Ancient Roman Wealth
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Ancient Roman Wealth
(Revelation 18.10)
Page 250

"Terrified at her torment, they will stand far off and cry, 'Woe! Woe to you, great city, you mighty city of Babylon! In one hour your doom has come!'" (Revelation 18.10)✞

Love Money

Roman MoneyMany great ships arrived in Rome from all around the world at every hour and at every season of the year. Rome was like some great factory for luxurious cargoes from the Indies and Arabia, with clothing from Babylon and ornaments from far flung lands. Everything flowed into ancient Rome. Wealth, merchandise, cargoes, the products of foreign lands, precious metals from mines and the results of every art that is and has been ended up there. Everything that was produced and everything that grew came to Rome.

To Ancient Rome

Roman SoldiersThe money spent on such "luxuries" was colossal. One of Nero's freedman regarded a man with $1,252,000 as a pauper in comparison with other Romans. Apicius a Roman connoisseur of good food and lover of luxury in the first century AD is said to have squandered $2,000,000, and committed suicide when he had only $200,000 left because he could not live on such a pittance! Apicius compiled a cookery book in the 4-5th centuries AD called "The Art of Cooking." It is the oldest surviving collection of recipes from antiquity. Pliny (23-79 AD) wrote, "Apicius, the most gluttonous gorger of all spendthrifts, established the view that the flamingo's tongue has a specially fine flavor."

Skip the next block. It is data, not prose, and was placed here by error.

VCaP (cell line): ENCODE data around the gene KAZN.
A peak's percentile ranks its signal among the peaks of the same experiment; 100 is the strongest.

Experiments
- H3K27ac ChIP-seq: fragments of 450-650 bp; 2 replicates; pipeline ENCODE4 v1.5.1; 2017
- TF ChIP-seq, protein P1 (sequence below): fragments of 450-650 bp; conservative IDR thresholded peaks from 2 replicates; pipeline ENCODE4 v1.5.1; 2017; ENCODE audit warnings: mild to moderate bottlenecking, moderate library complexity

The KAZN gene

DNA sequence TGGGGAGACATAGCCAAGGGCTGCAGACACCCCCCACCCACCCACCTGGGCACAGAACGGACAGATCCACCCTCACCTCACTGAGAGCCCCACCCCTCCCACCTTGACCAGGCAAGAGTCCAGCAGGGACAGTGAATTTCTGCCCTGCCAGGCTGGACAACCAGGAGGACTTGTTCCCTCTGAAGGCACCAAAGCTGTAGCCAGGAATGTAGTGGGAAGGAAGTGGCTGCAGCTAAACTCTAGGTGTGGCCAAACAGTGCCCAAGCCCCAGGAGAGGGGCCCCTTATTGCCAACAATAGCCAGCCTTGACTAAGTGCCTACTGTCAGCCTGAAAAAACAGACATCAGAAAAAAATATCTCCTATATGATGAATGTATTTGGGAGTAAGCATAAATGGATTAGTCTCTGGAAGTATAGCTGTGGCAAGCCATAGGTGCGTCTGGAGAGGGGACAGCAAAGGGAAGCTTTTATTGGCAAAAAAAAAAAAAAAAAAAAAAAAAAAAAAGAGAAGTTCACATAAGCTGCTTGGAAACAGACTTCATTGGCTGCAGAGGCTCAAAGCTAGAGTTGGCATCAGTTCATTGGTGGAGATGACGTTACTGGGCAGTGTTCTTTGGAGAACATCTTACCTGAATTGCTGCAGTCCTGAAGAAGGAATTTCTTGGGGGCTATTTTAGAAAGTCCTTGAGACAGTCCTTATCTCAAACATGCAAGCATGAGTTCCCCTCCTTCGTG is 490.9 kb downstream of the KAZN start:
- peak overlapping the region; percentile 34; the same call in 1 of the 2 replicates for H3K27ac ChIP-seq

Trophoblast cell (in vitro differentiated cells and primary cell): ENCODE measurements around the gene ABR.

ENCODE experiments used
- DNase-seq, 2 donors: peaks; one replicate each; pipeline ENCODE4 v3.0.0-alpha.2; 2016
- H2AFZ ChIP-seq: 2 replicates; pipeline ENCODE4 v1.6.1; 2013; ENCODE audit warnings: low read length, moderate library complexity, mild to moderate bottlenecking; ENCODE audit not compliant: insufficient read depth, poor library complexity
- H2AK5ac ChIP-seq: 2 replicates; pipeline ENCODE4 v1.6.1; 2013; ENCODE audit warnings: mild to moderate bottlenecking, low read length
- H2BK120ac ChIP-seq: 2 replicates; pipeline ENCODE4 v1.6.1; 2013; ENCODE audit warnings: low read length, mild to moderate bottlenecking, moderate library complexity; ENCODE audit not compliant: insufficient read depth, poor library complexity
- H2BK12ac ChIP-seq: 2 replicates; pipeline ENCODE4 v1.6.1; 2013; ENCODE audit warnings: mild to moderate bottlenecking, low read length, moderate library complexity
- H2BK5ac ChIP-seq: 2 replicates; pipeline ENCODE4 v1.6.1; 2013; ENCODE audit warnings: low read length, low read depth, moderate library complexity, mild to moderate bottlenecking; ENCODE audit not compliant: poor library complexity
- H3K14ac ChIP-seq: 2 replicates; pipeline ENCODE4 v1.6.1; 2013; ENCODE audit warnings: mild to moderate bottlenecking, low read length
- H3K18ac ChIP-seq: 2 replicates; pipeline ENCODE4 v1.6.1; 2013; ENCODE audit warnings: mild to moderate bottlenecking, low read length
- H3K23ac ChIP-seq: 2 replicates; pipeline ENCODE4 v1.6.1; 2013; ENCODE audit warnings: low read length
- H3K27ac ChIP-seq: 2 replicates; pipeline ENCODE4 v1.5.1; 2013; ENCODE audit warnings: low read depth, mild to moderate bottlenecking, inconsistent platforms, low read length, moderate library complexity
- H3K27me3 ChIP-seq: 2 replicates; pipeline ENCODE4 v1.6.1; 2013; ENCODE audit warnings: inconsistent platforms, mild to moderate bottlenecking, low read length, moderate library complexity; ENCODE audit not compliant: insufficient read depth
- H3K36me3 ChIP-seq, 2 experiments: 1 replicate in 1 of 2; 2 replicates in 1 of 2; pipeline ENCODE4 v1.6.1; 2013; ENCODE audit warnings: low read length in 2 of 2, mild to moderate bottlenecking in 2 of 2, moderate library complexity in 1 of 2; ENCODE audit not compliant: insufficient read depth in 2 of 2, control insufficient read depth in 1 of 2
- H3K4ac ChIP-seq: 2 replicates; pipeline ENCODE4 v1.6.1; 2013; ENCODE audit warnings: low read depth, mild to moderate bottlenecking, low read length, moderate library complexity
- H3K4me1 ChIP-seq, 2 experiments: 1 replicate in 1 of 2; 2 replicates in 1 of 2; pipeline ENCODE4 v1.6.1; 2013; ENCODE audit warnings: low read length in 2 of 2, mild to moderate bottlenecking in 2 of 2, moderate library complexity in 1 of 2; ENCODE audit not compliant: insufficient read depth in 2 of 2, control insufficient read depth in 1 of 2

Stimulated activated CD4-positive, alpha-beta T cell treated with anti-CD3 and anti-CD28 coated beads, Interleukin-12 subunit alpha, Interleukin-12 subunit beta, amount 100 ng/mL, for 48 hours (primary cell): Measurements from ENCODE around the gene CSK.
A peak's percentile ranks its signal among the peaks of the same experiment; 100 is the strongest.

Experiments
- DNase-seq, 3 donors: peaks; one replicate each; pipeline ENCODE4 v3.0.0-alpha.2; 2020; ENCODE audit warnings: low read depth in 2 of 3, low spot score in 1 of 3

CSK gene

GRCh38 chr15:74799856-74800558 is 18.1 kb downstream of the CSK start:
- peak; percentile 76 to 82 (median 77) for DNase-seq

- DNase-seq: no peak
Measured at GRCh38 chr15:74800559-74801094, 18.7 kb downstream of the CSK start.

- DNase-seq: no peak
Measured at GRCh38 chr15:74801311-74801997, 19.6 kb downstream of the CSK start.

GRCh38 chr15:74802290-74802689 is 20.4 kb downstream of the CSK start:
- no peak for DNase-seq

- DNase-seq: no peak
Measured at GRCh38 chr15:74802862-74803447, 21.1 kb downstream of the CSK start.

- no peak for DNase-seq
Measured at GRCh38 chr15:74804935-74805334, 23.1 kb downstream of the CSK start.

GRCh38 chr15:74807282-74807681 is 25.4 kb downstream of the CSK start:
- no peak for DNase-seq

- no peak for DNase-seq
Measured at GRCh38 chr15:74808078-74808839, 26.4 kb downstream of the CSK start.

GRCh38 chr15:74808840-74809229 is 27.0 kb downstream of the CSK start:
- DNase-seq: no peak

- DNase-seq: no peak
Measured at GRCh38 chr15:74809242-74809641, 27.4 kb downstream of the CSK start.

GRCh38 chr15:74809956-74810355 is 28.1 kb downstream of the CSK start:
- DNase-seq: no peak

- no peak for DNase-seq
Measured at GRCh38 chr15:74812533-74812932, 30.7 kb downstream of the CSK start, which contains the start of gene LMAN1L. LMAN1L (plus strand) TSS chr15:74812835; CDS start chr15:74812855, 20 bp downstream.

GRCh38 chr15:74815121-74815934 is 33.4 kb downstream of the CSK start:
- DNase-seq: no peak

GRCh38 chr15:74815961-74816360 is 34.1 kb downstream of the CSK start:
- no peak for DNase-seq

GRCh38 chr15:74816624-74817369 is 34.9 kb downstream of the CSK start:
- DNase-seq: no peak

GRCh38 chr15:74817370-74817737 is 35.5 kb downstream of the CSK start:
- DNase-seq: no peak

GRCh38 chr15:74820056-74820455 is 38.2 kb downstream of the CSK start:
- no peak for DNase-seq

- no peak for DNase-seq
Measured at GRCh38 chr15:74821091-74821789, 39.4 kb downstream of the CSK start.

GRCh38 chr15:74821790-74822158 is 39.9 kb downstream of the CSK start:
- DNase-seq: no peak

Money to Squander

CaligulaThe Emperors in particular were renowned for their extravagance. In one day, the Emperor Caligula (12-41 AD) spent $200,000 which were the revenues from three provinces. In a single year, he ran through the equivalent of $40,000,000! The Emperor Nero declared that the only use of money was to squander it, and in a few years, he squandered $36,000,000! At one of his banquets, the Egyptian roses alone cost $70,000. Caligula was a lover of horses and one particular one which he named "Incitatus" meaning "swift" or "at full gallop." Incitatus was given a marble stall, an ivory manger, a jeweled collar and even a house. In the light of these excesses by the Emperors we need to examine as Christians our own wealth and luxurious lifestyles. Dr William Barclay (1907-1978) the eminent theologian and broadcaster asked, "How do our lives reflect the holiness and righteousness of the poor carpenter of Nazareth?"

"Ancient Roman Wealth"
by Ron Meacock © 2018

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